Study Links Splenda to Higher Risk of Leukemia

Study Links Splenda to Higher Risk of Leukemia

Millions of people consume the artificial sweetener Splenda every day, which is used in more than 4,500 foods and beverage products on the market, from diet sodas, to sugar-free gum, to baked goods.


But a new independent Italian study, printed in the International Journal of Occupational and Environmental Health, shows mice who were fed mass amounts of sucralose, the equivalent of a human drinking 10 diet sodas per day, from gestation throughout their lifespan, developed cancerous tumors and leukemia.

Splenda is the brand name for the sweetening agent sucralose.

Now, the Center for Science in the Public Interest is adding Splenda to its list of artificial sweeteners to avoid, along with saccharin, aspartame, and acesulfame potassium.

The non-profit food safety group says the study is so important because it isn’t funded by Splenda’s manufacturer, which it claims tested fewer animals and for a lesser amount of time.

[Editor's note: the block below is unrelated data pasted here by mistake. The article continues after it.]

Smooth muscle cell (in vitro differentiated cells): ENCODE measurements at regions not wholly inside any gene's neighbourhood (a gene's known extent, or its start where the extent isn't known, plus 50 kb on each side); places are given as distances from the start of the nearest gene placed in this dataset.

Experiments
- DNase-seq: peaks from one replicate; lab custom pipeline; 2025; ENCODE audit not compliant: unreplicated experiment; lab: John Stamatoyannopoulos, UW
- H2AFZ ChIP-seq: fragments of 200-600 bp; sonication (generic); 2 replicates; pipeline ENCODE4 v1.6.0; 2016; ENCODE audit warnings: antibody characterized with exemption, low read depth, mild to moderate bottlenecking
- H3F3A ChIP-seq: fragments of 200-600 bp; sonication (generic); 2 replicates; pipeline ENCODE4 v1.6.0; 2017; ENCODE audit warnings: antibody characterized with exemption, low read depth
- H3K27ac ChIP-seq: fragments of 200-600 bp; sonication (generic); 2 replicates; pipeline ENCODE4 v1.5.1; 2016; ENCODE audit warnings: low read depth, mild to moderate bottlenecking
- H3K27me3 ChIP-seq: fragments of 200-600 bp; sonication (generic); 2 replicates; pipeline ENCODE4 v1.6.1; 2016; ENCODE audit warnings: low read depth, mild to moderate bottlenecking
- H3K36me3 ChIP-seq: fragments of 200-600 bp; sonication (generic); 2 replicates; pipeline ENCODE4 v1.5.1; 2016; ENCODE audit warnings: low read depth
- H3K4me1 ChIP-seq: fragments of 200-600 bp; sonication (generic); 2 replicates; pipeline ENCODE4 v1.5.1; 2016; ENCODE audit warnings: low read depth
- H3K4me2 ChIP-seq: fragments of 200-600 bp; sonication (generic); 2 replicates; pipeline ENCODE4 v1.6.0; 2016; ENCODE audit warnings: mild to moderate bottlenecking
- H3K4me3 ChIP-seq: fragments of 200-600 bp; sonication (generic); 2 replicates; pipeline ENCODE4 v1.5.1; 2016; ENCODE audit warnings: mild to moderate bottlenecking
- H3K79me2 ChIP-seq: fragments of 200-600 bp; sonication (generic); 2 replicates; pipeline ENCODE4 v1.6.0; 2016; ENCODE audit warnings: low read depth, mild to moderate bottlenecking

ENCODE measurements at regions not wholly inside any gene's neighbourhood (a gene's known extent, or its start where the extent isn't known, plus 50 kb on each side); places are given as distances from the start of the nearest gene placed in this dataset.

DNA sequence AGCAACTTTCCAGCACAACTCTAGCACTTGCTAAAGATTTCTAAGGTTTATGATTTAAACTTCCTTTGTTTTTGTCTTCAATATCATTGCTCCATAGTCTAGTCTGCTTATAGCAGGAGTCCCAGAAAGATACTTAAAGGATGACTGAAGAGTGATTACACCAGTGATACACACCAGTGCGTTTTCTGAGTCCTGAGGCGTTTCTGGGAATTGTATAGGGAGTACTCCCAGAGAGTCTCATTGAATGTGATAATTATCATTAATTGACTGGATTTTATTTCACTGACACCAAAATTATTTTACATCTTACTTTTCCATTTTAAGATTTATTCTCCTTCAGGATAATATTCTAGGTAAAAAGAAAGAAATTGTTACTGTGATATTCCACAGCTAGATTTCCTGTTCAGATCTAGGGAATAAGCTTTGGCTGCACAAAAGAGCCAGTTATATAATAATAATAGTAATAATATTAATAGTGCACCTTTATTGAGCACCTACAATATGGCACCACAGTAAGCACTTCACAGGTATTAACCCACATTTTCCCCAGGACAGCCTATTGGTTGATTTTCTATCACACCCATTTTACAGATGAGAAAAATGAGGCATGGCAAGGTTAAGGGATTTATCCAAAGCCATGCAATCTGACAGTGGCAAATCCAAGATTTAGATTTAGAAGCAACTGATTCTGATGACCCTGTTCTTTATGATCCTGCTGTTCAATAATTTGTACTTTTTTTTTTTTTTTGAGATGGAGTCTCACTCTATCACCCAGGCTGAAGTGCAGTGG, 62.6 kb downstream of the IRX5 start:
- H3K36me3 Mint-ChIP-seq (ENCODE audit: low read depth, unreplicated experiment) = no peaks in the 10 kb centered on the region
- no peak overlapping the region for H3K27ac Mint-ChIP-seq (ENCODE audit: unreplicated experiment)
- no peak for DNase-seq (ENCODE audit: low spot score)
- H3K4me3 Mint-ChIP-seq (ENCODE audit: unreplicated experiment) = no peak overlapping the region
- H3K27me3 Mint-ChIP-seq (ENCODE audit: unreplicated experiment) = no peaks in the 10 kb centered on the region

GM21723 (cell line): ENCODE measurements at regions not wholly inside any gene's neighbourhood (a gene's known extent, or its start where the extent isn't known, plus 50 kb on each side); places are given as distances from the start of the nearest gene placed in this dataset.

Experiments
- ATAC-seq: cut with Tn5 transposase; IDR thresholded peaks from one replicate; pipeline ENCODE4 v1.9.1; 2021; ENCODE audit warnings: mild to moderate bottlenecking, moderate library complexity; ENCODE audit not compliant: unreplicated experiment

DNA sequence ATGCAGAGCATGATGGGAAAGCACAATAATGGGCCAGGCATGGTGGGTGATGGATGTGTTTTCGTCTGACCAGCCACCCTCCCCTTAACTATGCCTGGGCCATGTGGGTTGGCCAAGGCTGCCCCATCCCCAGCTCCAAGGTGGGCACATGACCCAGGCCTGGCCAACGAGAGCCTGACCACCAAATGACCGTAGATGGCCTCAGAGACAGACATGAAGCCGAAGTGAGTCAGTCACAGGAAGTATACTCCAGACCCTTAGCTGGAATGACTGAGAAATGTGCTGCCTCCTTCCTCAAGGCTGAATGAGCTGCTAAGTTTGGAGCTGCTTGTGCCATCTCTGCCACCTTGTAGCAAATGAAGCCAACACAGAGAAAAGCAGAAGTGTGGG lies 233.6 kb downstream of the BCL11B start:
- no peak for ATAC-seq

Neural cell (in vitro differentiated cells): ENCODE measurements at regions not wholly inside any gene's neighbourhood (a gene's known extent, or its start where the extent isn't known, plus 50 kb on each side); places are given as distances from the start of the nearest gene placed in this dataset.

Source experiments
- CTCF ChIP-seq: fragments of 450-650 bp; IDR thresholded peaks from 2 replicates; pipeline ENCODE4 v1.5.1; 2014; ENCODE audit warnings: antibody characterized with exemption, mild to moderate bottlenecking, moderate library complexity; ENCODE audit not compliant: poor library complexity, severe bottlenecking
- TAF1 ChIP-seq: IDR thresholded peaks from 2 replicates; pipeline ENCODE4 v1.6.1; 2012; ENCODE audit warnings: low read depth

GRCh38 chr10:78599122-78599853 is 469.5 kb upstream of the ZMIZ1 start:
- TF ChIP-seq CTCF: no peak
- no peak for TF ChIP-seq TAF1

However, CSPI officials say the new study’s results doesn’t mean that you should switch to regular sodas, which, thanks to sugar and high fructose corn syrup, can increase your risk for diabetes, heart disease, and obesity.

CSPI scientists say, despite the cancer risk, diet soda still trumps regular soda, but urge consumers to switch to the king of all hyrdration – good old-fashioned water.

Many studies have revealed the dangers of artificial sweeteners.

As MSN points out, artificial sweeteners have also been linked to a slew of health problems, including obesity,  increased belly fat, and blood sugar issues that could lead to later cravings.

So, which sweeteners are safe? The more natural, the better, such as these ideas from Prevention Magazine, including raw honey and maple syrup.

CSPI has its own list of safe sweeteners in its Chemical Cuisine database, which rates the safety of food additives.

Their list of safer sweeteners include, in part, stevia, erythritol, monk fruit, and castoreum – which comes from the anal castor sacs of beavers!

Yes, you read that correctly.

The person who first discovered that a beaver’s anal castoreum is sweet is unclear, but you won’t find the substance printed on any ingredient list.

It typically falls under the category “natural flavorings” and is sometimes used to sweeten vanilla-flavored foods.

The FDA also deems castoreum as safe to consume.

About Alexis Sostre

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